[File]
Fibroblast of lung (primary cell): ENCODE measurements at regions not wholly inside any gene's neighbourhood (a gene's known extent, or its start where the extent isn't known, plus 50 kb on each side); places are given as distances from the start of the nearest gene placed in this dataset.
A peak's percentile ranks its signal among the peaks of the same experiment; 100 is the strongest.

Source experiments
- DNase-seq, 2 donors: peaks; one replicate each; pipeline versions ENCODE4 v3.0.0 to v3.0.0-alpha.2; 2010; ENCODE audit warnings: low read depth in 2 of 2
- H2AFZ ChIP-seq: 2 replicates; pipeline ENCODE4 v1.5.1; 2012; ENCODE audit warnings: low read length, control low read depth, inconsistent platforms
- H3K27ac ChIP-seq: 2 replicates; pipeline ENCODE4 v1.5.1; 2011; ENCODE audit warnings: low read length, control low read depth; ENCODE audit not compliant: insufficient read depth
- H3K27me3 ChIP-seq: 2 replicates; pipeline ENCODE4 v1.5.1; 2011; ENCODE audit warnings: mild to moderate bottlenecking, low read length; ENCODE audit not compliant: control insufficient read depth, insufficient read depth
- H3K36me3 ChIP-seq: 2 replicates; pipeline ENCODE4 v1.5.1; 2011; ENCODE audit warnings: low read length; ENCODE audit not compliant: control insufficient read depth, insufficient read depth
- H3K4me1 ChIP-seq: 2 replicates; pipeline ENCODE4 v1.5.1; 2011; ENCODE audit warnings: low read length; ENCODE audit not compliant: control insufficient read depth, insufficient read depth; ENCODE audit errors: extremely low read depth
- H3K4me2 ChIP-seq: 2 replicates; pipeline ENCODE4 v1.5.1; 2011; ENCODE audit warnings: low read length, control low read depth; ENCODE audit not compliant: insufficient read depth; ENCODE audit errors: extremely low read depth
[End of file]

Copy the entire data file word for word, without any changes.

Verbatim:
Fibroblast of lung (primary cell): ENCODE measurements at regions not wholly inside any gene's neighbourhood (a gene's known extent, or its start where the extent isn't known, plus 50 kb on each side); places are given as distances from the start of the nearest gene placed in this dataset.
A peak's percentile ranks its signal among the peaks of the same experiment; 100 is the strongest.

Source experiments
- DNase-seq, 2 donors: peaks; one replicate each; pipeline versions ENCODE4 v3.0.0 to v3.0.0-alpha.2; 2010; ENCODE audit warnings: low read depth in 2 of 2
- H2AFZ ChIP-seq: 2 replicates; pipeline ENCODE4 v1.5.1; 2012; ENCODE audit warnings: low read length, control low read depth, inconsistent platforms
- H3K27ac ChIP-seq: 2 replicates; pipeline ENCODE4 v1.5.1; 2011; ENCODE audit warnings: low read length, control low read depth; ENCODE audit not compliant: insufficient read depth
- H3K27me3 ChIP-seq: 2 replicates; pipeline ENCODE4 v1.5.1; 2011; ENCODE audit warnings: mild to moderate bottlenecking, low read length; ENCODE audit not compliant: control insufficient read depth, insufficient read depth
- H3K36me3 ChIP-seq: 2 replicates; pipeline ENCODE4 v1.5.1; 2011; ENCODE audit warnings: low read length; ENCODE audit not compliant: control insufficient read depth, insufficient read depth
- H3K4me1 ChIP-seq: 2 replicates; pipeline ENCODE4 v1.5.1; 2011; ENCODE audit warnings: low read length; ENCODE audit not compliant: control insufficient read depth, insufficient read depth; ENCODE audit errors: extremely low read depth
- H3K4me2 ChIP-seq: 2 replicates; pipeline ENCODE4 v1.5.1; 2011; ENCODE audit warnings: low read length, control low read depth; ENCODE audit not compliant: insufficient read depth; ENCODE audit errors: extremely low read depth